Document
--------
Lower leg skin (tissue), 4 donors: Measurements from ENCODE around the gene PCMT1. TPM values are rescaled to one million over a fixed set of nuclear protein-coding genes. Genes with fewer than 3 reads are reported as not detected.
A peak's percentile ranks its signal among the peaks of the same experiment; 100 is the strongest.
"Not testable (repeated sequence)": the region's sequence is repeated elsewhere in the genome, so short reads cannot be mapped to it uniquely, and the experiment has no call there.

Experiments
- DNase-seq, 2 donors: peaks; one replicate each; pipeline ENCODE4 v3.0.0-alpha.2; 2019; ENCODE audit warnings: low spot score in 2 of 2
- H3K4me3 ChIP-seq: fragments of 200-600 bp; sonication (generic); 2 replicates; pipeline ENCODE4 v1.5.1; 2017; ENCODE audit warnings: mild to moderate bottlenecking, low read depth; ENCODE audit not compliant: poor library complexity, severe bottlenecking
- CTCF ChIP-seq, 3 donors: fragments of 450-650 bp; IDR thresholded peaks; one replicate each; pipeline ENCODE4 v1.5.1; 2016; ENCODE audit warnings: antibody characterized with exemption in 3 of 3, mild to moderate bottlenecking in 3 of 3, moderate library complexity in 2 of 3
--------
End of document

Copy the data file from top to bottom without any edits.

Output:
Lower leg skin (tissue), 4 donors: Measurements from ENCODE around the gene PCMT1. TPM values are rescaled to one million over a fixed set of nuclear protein-coding genes. Genes with fewer than 3 reads are reported as not detected.
A peak's percentile ranks its signal among the peaks of the same experiment; 100 is the strongest.
"Not testable (repeated sequence)": the region's sequence is repeated elsewhere in the genome, so short reads cannot be mapped to it uniquely, and the experiment has no call there.

Experiments
- DNase-seq, 2 donors: peaks; one replicate each; pipeline ENCODE4 v3.0.0-alpha.2; 2019; ENCODE audit warnings: low spot score in 2 of 2
- H3K4me3 ChIP-seq: fragments of 200-600 bp; sonication (generic); 2 replicates; pipeline ENCODE4 v1.5.1; 2017; ENCODE audit warnings: mild to moderate bottlenecking, low read depth; ENCODE audit not compliant: poor library complexity, severe bottlenecking
- CTCF ChIP-seq, 3 donors: fragments of 450-650 bp; IDR thresholded peaks; one replicate each; pipeline ENCODE4 v1.5.1; 2016; ENCODE audit warnings: antibody characterized with exemption in 3 of 3, mild to moderate bottlenecking in 3 of 3, moderate library complexity in 2 of 3